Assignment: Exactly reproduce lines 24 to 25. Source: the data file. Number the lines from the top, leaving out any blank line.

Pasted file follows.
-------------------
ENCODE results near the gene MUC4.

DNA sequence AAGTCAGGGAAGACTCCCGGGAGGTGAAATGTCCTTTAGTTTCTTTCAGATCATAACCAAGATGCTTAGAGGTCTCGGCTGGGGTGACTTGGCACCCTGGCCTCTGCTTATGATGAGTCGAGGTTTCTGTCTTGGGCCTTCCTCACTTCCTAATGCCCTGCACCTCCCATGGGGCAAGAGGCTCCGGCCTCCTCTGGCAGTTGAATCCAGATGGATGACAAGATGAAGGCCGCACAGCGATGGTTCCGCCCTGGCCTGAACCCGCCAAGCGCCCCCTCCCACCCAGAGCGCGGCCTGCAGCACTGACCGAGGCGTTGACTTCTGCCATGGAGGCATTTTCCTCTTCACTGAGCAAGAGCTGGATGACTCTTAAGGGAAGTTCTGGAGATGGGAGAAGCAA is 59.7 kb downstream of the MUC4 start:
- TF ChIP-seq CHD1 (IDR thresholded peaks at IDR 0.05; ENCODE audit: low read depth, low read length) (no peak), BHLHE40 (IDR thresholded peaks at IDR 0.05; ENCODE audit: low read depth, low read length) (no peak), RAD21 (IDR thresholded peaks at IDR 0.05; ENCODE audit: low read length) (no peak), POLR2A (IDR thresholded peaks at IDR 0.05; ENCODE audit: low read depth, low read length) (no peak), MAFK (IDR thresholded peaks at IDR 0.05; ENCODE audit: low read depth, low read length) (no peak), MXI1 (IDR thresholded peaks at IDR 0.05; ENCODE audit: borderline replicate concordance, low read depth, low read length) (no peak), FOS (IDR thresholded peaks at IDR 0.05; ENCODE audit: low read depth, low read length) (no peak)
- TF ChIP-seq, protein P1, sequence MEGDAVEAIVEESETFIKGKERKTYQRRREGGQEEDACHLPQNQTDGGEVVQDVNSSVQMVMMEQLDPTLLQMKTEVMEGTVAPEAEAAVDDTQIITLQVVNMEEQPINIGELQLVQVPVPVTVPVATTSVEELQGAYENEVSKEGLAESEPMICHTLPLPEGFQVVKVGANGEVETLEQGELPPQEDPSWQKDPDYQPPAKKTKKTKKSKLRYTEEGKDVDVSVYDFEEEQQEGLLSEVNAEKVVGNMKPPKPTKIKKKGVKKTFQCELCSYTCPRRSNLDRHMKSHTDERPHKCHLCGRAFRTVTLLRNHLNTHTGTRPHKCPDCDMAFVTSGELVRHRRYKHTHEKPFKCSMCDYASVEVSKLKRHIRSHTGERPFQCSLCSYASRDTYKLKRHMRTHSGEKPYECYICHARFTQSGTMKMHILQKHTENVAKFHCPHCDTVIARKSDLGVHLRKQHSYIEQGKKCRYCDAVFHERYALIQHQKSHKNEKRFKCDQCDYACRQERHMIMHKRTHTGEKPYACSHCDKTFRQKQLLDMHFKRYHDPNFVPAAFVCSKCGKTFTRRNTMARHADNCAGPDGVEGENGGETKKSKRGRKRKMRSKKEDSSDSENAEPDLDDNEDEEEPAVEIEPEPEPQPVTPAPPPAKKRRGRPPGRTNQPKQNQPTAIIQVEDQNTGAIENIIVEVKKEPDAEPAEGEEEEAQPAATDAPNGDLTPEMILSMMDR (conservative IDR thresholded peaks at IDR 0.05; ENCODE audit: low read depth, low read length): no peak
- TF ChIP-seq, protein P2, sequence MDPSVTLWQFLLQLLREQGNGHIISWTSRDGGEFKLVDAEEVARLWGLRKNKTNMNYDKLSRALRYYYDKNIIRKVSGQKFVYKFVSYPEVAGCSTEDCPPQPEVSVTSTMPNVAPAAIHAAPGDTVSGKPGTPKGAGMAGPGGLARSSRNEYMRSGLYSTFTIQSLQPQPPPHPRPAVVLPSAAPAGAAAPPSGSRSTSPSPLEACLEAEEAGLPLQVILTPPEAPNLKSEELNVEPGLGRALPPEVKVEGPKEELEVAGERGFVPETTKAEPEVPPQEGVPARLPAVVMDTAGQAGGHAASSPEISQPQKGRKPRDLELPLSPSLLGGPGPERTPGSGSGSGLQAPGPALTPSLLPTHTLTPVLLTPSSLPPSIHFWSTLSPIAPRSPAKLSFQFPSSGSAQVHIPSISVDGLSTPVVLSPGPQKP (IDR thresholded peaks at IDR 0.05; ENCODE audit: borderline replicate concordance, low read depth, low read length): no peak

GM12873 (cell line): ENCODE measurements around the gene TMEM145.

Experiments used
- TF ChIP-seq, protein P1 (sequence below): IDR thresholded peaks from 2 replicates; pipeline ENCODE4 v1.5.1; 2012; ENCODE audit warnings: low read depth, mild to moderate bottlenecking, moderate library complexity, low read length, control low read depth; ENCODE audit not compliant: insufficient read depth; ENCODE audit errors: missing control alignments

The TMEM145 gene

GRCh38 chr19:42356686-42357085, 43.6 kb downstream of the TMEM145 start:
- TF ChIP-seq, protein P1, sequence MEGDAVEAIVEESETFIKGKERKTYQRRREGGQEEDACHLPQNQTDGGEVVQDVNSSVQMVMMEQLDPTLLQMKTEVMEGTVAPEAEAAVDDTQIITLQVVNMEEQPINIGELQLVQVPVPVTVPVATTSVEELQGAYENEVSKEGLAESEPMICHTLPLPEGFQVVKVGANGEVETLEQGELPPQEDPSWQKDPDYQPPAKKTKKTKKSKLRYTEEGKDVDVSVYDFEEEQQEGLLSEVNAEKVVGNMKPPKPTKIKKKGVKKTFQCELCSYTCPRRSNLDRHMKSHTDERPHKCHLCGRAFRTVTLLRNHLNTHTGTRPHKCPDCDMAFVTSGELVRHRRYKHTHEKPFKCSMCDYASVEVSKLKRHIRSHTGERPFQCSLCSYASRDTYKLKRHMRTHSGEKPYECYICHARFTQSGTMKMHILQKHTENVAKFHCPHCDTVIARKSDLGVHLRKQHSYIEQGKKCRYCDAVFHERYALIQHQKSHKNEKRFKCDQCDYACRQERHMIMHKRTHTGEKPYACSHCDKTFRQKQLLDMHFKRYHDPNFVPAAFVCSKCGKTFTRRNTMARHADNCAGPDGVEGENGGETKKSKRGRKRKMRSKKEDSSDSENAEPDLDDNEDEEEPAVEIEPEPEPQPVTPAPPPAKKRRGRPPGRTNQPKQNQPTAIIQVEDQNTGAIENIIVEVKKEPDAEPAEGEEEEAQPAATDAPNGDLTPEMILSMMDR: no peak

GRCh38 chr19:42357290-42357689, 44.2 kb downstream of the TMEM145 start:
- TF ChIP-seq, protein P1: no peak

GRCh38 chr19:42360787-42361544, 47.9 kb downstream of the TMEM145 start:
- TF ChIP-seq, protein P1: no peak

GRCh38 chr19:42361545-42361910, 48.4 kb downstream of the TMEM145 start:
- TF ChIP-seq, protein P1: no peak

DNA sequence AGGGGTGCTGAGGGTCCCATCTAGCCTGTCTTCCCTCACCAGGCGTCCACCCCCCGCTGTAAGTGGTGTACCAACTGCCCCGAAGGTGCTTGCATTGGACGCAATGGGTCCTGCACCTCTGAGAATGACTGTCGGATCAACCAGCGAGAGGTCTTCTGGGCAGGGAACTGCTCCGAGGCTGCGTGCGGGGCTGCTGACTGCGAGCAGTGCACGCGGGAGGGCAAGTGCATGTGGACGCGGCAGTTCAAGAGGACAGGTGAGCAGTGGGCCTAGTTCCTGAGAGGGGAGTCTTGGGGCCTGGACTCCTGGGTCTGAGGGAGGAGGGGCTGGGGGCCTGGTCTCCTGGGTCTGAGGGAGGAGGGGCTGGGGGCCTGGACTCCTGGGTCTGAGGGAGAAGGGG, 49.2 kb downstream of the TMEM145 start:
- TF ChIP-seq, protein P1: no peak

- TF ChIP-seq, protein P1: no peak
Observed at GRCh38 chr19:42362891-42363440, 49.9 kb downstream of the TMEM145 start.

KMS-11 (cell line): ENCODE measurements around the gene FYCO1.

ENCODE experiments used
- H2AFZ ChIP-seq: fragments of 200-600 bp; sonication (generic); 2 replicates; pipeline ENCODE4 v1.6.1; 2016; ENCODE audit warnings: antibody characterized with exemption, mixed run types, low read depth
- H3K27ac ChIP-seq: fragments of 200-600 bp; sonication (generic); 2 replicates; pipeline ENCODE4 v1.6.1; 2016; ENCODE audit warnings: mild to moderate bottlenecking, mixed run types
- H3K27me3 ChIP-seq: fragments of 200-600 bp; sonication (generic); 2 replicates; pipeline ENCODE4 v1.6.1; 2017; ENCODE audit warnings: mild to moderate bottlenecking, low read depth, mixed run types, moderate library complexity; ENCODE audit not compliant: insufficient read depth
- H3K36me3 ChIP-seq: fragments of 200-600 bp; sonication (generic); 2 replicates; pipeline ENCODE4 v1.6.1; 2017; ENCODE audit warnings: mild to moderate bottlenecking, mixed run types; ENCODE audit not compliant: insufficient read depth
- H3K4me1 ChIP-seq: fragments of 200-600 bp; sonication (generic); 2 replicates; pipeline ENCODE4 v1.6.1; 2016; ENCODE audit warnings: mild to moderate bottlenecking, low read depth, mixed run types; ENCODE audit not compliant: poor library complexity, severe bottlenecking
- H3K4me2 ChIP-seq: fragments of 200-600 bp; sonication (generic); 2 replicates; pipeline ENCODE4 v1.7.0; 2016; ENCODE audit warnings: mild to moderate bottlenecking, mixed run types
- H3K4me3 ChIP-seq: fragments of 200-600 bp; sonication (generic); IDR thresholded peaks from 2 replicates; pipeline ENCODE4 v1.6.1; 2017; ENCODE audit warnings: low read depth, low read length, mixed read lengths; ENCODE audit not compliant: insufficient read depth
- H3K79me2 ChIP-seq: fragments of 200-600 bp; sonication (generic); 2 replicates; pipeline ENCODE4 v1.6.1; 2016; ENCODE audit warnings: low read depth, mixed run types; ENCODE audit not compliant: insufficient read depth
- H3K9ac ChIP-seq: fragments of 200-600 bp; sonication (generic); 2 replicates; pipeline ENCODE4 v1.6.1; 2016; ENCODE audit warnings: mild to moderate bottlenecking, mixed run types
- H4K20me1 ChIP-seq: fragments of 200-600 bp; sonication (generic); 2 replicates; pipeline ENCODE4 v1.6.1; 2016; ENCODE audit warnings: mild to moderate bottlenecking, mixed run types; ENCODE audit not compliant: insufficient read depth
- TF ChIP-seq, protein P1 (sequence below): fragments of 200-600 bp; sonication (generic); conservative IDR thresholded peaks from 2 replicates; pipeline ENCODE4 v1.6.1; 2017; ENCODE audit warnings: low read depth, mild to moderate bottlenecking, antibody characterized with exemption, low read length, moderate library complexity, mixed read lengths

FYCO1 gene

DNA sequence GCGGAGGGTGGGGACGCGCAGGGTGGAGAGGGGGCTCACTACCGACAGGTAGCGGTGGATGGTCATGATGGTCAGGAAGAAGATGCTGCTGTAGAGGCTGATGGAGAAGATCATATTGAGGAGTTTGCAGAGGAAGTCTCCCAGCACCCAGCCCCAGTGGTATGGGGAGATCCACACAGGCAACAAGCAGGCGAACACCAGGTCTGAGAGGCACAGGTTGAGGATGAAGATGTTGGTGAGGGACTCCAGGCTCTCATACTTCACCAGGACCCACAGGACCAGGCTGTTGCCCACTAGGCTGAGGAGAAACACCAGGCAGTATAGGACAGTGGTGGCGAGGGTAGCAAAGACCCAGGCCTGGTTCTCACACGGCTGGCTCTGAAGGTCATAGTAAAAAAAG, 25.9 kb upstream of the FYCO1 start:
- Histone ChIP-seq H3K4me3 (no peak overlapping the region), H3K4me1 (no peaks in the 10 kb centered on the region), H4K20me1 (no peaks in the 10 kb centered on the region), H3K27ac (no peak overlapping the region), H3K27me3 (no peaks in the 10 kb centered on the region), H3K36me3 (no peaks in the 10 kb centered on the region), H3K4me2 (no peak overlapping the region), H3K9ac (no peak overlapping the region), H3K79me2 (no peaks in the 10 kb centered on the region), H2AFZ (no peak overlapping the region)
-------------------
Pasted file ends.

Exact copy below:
- H2AFZ ChIP-seq: fragments of 200-600 bp; sonication (generic); 2 replicates; pipeline ENCODE4 v1.6.1; 2016; ENCODE audit warnings: antibody characterized with exemption, mixed run types, low read depth
- H3K27ac ChIP-seq: fragments of 200-600 bp; sonication (generic); 2 replicates; pipeline ENCODE4 v1.6.1; 2016; ENCODE audit warnings: mild to moderate bottlenecking, mixed run types